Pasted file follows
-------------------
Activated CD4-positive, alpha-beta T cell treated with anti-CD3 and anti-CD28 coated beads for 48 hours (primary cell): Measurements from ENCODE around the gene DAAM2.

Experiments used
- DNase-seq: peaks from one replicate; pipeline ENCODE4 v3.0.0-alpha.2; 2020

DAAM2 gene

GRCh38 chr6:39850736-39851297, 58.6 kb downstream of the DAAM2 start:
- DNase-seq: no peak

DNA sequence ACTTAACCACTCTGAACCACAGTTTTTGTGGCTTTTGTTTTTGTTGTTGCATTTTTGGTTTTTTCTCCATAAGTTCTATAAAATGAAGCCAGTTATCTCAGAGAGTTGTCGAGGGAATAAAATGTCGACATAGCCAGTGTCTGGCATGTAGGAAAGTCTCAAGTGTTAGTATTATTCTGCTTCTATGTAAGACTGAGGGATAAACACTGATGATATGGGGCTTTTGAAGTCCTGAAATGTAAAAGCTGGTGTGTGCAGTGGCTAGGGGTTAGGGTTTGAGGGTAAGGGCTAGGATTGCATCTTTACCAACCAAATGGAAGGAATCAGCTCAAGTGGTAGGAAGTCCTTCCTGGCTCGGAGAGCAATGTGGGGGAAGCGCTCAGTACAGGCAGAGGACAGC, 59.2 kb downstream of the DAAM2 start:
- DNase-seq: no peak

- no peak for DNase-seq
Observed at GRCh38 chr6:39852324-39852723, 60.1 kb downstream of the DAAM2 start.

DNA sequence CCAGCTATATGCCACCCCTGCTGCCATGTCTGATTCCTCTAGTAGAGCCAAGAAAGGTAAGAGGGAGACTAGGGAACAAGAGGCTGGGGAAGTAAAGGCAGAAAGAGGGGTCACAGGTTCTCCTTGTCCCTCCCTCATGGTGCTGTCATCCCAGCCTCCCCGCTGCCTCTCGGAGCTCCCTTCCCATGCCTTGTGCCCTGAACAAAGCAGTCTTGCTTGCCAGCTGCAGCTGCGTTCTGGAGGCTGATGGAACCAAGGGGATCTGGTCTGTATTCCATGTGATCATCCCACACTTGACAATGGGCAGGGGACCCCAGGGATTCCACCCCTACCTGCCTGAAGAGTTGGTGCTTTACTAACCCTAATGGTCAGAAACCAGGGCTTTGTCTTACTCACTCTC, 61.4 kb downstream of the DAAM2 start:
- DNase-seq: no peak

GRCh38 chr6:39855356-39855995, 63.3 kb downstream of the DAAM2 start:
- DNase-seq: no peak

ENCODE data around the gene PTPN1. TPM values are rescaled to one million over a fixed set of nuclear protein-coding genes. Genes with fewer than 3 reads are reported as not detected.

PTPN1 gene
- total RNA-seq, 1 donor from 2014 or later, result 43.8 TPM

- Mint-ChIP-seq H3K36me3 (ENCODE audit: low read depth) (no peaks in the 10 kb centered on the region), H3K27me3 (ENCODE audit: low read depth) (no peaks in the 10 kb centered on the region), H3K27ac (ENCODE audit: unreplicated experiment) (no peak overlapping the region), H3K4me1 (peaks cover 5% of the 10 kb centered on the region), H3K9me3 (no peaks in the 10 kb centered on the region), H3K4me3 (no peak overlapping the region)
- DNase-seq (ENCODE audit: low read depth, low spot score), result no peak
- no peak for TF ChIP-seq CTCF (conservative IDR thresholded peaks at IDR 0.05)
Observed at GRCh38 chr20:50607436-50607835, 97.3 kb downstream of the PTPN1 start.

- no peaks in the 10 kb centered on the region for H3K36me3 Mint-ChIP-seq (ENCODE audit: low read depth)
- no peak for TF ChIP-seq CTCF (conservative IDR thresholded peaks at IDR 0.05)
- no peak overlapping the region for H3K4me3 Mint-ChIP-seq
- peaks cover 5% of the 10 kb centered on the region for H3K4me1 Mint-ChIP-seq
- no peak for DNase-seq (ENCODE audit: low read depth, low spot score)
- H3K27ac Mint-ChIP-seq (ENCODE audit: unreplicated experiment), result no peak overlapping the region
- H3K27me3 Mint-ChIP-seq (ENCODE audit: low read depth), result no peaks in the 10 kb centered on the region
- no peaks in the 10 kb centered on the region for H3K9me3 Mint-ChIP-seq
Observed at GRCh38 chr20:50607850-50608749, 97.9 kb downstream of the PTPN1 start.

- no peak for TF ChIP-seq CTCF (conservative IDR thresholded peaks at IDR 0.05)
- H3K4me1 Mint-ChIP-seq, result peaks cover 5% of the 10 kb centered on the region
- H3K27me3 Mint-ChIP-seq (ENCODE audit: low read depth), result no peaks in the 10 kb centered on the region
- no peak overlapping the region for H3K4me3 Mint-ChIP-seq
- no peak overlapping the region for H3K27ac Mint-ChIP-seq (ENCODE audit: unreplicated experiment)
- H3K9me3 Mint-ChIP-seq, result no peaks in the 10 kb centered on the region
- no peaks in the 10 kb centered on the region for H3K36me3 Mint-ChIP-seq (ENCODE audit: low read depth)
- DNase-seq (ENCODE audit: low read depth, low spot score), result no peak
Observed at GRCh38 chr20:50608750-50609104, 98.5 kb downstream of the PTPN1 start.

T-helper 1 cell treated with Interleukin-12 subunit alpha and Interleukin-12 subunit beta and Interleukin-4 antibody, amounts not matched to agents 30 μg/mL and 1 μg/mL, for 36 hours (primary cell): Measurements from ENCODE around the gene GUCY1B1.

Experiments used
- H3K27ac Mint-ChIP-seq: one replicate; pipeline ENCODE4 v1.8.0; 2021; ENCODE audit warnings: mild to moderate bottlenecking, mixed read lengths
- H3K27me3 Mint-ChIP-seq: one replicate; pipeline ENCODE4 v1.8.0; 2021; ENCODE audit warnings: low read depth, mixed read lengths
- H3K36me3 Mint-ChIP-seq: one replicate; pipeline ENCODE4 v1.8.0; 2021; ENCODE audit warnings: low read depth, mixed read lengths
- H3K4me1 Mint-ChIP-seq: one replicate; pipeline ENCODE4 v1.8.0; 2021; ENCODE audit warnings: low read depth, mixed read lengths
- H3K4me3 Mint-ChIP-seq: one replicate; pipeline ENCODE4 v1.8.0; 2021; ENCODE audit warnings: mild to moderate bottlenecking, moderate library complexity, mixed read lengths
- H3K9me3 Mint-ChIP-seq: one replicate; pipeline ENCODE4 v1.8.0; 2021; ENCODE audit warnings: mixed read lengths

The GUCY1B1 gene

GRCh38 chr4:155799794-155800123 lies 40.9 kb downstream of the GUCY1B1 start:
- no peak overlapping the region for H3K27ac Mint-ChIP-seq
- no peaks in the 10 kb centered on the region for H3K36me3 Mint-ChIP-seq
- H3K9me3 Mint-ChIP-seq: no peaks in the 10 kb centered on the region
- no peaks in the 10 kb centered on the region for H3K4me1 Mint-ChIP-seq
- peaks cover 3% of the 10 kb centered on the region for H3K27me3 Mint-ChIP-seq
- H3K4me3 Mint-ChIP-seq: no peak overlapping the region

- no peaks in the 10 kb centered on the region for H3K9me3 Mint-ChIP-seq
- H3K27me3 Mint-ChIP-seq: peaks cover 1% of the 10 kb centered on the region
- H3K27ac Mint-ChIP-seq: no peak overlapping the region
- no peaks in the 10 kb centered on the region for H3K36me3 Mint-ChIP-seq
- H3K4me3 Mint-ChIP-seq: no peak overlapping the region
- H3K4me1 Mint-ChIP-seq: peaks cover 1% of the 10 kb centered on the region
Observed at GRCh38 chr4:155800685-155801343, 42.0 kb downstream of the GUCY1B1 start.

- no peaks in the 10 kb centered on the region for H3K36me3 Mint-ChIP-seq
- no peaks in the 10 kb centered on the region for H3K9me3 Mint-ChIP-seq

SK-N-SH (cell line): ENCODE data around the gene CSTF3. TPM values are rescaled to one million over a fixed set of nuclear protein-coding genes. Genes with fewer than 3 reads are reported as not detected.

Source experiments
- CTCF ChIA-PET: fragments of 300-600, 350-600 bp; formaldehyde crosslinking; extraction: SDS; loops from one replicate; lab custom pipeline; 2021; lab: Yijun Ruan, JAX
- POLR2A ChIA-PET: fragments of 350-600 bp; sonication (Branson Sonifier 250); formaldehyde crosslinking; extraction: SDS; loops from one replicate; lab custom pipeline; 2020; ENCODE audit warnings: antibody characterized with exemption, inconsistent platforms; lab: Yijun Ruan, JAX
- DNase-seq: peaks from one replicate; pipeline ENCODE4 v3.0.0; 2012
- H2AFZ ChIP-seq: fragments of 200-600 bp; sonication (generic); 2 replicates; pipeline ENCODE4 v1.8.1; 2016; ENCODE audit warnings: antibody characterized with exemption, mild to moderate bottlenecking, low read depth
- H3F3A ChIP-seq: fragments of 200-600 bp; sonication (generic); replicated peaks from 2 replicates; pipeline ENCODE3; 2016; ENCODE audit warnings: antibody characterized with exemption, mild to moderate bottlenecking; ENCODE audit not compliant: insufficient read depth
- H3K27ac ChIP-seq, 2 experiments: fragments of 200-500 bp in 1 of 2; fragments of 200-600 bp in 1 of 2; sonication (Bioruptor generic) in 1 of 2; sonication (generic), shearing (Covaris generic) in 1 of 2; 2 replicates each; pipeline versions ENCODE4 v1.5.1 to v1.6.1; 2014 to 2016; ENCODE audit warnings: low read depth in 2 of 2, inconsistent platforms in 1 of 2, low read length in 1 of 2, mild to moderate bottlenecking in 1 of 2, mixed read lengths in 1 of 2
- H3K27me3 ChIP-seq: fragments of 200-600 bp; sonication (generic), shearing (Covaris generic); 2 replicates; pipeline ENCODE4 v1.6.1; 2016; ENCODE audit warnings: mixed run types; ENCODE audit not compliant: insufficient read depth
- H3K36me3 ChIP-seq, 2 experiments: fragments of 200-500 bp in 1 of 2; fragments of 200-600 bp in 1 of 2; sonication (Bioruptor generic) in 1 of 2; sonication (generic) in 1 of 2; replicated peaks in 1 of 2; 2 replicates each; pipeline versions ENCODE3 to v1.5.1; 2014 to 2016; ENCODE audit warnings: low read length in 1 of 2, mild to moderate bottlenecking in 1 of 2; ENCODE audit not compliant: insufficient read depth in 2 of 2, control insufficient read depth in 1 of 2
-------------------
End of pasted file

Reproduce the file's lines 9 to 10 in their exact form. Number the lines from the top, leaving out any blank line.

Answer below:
- no peak for DNase-seq
Observed at GRCh38 chr6:39852324-39852723, 60.1 kb downstream of the DAAM2 start.